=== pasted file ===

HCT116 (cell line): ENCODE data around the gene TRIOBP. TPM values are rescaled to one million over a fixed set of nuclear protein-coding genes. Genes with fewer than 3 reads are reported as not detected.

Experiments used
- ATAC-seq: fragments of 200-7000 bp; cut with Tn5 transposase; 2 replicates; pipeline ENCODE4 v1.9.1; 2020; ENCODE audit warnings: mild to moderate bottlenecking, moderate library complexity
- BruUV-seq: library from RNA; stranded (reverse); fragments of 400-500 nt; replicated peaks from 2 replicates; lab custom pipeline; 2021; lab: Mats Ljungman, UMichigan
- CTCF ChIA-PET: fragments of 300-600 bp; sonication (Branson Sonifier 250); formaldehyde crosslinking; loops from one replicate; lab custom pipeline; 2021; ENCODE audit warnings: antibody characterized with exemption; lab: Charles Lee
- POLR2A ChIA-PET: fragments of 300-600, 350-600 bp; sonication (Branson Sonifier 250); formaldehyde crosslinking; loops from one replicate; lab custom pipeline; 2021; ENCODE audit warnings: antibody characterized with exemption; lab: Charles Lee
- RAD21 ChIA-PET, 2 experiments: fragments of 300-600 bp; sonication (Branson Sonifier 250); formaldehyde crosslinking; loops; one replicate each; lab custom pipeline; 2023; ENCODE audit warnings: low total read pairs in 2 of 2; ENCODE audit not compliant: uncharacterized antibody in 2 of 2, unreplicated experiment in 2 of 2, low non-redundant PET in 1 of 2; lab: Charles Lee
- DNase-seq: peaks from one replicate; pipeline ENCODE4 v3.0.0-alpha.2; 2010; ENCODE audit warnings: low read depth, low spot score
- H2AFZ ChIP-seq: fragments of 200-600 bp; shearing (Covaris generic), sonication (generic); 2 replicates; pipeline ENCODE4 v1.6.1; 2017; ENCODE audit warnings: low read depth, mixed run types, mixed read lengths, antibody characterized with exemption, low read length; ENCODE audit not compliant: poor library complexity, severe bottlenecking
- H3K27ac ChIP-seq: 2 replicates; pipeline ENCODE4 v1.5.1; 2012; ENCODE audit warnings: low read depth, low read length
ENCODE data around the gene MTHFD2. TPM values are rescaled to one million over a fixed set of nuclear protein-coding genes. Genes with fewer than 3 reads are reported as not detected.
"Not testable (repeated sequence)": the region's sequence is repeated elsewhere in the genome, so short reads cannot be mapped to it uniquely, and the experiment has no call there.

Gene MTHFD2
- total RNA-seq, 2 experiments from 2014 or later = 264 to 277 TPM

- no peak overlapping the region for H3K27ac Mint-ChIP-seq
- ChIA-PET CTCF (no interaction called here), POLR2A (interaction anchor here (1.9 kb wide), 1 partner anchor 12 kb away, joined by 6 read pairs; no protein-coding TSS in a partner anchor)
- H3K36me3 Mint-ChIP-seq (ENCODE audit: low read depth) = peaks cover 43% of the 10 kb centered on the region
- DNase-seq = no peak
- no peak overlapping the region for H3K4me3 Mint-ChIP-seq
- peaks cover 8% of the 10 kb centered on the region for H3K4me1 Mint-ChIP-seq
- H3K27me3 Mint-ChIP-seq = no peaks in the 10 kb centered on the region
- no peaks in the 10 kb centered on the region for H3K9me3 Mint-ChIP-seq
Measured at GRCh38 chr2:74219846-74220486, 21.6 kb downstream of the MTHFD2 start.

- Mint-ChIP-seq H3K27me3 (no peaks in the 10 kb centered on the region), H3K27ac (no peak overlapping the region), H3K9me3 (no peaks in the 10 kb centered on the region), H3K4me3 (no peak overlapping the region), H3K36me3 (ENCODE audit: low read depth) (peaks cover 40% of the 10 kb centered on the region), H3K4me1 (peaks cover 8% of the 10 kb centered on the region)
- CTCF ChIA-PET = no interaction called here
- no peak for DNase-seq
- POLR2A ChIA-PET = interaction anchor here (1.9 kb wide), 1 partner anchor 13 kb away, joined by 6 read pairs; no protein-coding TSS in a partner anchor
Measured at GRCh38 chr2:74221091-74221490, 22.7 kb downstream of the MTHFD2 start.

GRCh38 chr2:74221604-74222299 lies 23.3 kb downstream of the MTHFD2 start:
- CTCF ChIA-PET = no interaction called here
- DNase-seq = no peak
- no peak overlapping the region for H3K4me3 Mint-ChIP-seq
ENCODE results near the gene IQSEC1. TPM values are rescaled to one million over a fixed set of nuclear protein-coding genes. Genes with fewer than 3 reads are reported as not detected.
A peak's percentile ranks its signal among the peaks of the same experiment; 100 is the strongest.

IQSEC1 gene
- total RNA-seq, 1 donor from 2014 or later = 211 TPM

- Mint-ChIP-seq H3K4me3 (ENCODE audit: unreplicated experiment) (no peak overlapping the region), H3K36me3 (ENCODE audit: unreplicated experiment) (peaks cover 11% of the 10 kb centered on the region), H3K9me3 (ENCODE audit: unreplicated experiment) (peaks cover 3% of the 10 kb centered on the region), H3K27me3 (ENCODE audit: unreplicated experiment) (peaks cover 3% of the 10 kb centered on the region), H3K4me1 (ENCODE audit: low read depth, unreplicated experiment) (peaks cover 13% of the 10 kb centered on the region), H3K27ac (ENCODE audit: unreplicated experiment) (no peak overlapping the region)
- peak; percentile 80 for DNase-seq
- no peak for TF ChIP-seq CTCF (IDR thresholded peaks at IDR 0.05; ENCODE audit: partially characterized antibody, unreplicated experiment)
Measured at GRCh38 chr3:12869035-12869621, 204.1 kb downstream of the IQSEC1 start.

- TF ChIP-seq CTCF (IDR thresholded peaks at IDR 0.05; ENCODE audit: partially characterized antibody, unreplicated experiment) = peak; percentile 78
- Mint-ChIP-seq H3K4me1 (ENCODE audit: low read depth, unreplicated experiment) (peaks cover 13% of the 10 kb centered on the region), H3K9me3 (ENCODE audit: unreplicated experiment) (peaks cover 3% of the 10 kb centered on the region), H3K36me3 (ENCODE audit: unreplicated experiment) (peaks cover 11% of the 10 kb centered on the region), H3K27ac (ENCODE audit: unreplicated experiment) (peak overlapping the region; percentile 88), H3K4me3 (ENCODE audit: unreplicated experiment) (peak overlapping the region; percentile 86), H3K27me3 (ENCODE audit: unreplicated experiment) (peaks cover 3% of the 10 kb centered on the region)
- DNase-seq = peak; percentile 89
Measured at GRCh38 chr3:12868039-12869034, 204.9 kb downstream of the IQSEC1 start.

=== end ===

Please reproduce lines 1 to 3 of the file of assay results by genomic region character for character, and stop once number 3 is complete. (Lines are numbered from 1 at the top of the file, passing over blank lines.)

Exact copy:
HCT116 (cell line): ENCODE data around the gene TRIOBP. TPM values are rescaled to one million over a fixed set of nuclear protein-coding genes. Genes with fewer than 3 reads are reported as not detected.

Experiments used
- ATAC-seq: fragments of 200-7000 bp; cut with Tn5 transposase; 2 replicates; pipeline ENCODE4 v1.9.1; 2020; ENCODE audit warnings: mild to moderate bottlenecking, moderate library complexity